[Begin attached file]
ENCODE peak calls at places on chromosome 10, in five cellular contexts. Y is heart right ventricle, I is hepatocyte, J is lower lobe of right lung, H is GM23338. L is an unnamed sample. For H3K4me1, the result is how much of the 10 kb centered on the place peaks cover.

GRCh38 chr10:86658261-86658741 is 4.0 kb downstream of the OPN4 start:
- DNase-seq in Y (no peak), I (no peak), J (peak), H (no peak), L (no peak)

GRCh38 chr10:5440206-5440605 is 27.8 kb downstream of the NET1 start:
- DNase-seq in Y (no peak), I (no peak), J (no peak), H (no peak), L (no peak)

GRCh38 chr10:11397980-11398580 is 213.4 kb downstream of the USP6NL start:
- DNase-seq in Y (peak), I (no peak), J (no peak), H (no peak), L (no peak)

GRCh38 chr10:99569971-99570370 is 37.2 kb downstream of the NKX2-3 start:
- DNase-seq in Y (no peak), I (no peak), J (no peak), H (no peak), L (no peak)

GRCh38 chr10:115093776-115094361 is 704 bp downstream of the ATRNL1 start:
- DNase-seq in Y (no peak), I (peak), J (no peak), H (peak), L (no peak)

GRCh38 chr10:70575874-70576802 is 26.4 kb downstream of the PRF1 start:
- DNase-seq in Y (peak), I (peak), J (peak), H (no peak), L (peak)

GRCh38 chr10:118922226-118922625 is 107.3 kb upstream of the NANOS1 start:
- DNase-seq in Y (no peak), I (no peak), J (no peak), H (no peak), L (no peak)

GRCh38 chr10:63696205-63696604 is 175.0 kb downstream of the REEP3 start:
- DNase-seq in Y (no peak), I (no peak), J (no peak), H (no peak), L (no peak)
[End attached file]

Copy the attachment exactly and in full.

ENCODE peak calls at places on chromosome 10, in five cellular contexts. Y is heart right ventricle, I is hepatocyte, J is lower lobe of right lung, H is GM23338. L is an unnamed sample. For H3K4me1, the result is how much of the 10 kb centered on the place peaks cover.

GRCh38 chr10:86658261-86658741 is 4.0 kb downstream of the OPN4 start:
- DNase-seq in Y (no peak), I (no peak), J (peak), H (no peak), L (no peak)

GRCh38 chr10:5440206-5440605 is 27.8 kb downstream of the NET1 start:
- DNase-seq in Y (no peak), I (no peak), J (no peak), H (no peak), L (no peak)

GRCh38 chr10:11397980-11398580 is 213.4 kb downstream of the USP6NL start:
- DNase-seq in Y (peak), I (no peak), J (no peak), H (no peak), L (no peak)

GRCh38 chr10:99569971-99570370 is 37.2 kb downstream of the NKX2-3 start:
- DNase-seq in Y (no peak), I (no peak), J (no peak), H (no peak), L (no peak)

GRCh38 chr10:115093776-115094361 is 704 bp downstream of the ATRNL1 start:
- DNase-seq in Y (no peak), I (peak), J (no peak), H (peak), L (no peak)

GRCh38 chr10:70575874-70576802 is 26.4 kb downstream of the PRF1 start:
- DNase-seq in Y (peak), I (peak), J (peak), H (no peak), L (peak)

GRCh38 chr10:118922226-118922625 is 107.3 kb upstream of the NANOS1 start:
- DNase-seq in Y (no peak), I (no peak), J (no peak), H (no peak), L (no peak)

GRCh38 chr10:63696205-63696604 is 175.0 kb downstream of the REEP3 start:
- DNase-seq in Y (no peak), I (no peak), J (no peak), H (no peak), L (no peak)